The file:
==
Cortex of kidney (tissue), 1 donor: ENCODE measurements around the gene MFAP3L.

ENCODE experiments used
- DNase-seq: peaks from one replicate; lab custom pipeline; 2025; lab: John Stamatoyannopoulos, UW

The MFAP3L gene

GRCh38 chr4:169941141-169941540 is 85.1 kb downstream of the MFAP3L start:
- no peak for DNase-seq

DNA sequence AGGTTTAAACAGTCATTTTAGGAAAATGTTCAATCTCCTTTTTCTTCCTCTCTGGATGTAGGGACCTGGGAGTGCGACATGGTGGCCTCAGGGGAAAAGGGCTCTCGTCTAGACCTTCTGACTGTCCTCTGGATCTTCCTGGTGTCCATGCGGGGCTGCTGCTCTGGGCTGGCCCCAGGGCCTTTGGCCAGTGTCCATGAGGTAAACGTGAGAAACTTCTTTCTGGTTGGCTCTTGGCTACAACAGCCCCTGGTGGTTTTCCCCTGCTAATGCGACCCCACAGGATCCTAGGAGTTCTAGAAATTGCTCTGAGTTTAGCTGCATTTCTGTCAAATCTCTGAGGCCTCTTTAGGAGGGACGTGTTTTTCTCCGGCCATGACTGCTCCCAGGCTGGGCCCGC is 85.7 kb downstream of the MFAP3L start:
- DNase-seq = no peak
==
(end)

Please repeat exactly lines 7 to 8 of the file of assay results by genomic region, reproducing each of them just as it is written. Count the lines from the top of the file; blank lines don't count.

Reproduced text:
DNA sequence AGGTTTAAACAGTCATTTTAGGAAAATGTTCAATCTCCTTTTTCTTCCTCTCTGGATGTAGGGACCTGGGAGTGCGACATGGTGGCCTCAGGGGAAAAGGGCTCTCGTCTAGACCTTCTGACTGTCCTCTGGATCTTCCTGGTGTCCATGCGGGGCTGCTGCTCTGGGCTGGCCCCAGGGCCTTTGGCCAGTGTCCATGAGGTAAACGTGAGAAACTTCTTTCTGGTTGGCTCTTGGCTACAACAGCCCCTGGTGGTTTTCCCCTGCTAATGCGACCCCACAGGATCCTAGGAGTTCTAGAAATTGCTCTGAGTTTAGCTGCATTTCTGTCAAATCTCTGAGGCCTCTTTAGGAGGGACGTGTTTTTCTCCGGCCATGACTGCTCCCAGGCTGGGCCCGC is 85.7 kb downstream of the MFAP3L start:
- DNase-seq = no peak